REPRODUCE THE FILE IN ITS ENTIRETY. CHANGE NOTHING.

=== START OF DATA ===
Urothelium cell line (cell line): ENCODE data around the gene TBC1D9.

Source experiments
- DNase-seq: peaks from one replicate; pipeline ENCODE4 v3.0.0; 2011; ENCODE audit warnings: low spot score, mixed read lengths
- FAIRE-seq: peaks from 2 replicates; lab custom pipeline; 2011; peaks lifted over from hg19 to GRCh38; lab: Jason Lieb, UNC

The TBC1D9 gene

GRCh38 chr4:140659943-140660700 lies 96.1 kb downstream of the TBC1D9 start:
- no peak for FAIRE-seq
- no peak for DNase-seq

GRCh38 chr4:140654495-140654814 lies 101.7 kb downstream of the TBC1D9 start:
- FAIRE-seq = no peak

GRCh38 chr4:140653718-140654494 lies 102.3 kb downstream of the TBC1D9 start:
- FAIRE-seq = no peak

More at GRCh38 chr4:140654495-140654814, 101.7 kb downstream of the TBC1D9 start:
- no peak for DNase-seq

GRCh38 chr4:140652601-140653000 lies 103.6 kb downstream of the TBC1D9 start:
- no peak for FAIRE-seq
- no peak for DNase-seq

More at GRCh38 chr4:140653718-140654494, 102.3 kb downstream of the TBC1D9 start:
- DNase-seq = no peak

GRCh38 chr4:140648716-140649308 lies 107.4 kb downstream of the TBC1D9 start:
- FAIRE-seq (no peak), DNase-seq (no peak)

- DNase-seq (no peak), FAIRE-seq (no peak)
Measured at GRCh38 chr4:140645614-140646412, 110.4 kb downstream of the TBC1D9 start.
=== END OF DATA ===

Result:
Urothelium cell line (cell line): ENCODE data around the gene TBC1D9.

Source experiments
- DNase-seq: peaks from one replicate; pipeline ENCODE4 v3.0.0; 2011; ENCODE audit warnings: low spot score, mixed read lengths
- FAIRE-seq: peaks from 2 replicates; lab custom pipeline; 2011; peaks lifted over from hg19 to GRCh38; lab: Jason Lieb, UNC

The TBC1D9 gene

GRCh38 chr4:140659943-140660700 lies 96.1 kb downstream of the TBC1D9 start:
- no peak for FAIRE-seq
- no peak for DNase-seq

GRCh38 chr4:140654495-140654814 lies 101.7 kb downstream of the TBC1D9 start:
- FAIRE-seq = no peak

GRCh38 chr4:140653718-140654494 lies 102.3 kb downstream of the TBC1D9 start:
- FAIRE-seq = no peak

More at GRCh38 chr4:140654495-140654814, 101.7 kb downstream of the TBC1D9 start:
- no peak for DNase-seq

GRCh38 chr4:140652601-140653000 lies 103.6 kb downstream of the TBC1D9 start:
- no peak for FAIRE-seq
- no peak for DNase-seq

More at GRCh38 chr4:140653718-140654494, 102.3 kb downstream of the TBC1D9 start:
- DNase-seq = no peak

GRCh38 chr4:140648716-140649308 lies 107.4 kb downstream of the TBC1D9 start:
- FAIRE-seq (no peak), DNase-seq (no peak)

- DNase-seq (no peak), FAIRE-seq (no peak)
Measured at GRCh38 chr4:140645614-140646412, 110.4 kb downstream of the TBC1D9 start.